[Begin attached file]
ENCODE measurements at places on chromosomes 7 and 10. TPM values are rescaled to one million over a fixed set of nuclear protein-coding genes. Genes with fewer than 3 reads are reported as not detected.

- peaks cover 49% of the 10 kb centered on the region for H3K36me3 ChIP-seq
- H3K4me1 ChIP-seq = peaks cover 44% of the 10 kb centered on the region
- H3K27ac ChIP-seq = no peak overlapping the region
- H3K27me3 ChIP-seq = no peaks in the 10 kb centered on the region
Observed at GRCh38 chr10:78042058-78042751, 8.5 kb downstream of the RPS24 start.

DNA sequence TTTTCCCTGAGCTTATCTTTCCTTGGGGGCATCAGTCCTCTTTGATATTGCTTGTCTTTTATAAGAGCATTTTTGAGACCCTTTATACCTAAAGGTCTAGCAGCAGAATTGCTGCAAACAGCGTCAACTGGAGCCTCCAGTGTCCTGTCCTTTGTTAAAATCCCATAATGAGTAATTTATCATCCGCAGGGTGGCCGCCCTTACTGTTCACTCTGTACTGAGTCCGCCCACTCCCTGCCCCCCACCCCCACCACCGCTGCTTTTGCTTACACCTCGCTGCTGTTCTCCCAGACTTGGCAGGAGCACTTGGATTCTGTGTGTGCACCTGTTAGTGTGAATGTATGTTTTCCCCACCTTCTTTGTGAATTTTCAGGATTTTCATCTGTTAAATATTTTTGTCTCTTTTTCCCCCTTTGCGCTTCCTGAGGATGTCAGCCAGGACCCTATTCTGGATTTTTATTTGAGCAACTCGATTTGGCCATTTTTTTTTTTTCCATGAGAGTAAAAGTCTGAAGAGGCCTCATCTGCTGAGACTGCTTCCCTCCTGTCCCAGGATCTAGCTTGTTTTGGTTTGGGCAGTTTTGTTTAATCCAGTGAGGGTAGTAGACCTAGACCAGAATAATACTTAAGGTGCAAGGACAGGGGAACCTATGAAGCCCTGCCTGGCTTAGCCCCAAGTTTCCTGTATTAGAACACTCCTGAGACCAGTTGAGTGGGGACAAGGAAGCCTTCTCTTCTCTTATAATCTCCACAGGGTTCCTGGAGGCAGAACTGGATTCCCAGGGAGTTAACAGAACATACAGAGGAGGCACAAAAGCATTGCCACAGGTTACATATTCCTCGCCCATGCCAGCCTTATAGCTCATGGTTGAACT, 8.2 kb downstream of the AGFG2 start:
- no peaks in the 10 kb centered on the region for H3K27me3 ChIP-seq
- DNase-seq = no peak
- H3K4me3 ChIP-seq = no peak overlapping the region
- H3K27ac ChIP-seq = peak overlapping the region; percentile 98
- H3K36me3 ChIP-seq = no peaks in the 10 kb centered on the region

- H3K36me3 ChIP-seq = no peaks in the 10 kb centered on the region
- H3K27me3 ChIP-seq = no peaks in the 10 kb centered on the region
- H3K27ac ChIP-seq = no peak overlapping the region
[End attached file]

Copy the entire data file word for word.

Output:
ENCODE measurements at places on chromosomes 7 and 10. TPM values are rescaled to one million over a fixed set of nuclear protein-coding genes. Genes with fewer than 3 reads are reported as not detected.

- peaks cover 49% of the 10 kb centered on the region for H3K36me3 ChIP-seq
- H3K4me1 ChIP-seq = peaks cover 44% of the 10 kb centered on the region
- H3K27ac ChIP-seq = no peak overlapping the region
- H3K27me3 ChIP-seq = no peaks in the 10 kb centered on the region
Observed at GRCh38 chr10:78042058-78042751, 8.5 kb downstream of the RPS24 start.

DNA sequence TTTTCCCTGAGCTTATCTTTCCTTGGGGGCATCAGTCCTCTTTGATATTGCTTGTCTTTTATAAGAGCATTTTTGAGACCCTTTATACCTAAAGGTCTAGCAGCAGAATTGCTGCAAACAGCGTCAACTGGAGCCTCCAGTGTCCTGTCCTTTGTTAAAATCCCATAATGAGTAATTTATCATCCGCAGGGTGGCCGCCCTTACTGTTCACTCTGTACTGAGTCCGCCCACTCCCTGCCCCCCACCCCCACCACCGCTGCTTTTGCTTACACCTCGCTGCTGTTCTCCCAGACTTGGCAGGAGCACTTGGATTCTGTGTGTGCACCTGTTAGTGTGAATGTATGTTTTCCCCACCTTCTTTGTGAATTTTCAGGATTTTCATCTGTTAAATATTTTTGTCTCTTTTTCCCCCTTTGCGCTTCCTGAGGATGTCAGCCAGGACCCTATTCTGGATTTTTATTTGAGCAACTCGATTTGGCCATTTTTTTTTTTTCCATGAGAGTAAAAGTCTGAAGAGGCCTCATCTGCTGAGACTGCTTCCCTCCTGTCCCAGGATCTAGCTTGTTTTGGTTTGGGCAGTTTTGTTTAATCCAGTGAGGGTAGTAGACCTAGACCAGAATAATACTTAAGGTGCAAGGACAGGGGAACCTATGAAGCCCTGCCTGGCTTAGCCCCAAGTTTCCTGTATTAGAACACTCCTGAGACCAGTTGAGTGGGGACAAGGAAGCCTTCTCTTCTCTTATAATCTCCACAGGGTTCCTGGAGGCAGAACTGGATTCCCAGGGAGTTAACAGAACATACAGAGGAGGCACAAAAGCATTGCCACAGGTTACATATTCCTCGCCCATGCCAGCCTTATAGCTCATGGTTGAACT, 8.2 kb downstream of the AGFG2 start:
- no peaks in the 10 kb centered on the region for H3K27me3 ChIP-seq
- DNase-seq = no peak
- H3K4me3 ChIP-seq = no peak overlapping the region
- H3K27ac ChIP-seq = peak overlapping the region; percentile 98
- H3K36me3 ChIP-seq = no peaks in the 10 kb centered on the region

- H3K36me3 ChIP-seq = no peaks in the 10 kb centered on the region
- H3K27me3 ChIP-seq = no peaks in the 10 kb centered on the region
- H3K27ac ChIP-seq = no peak overlapping the region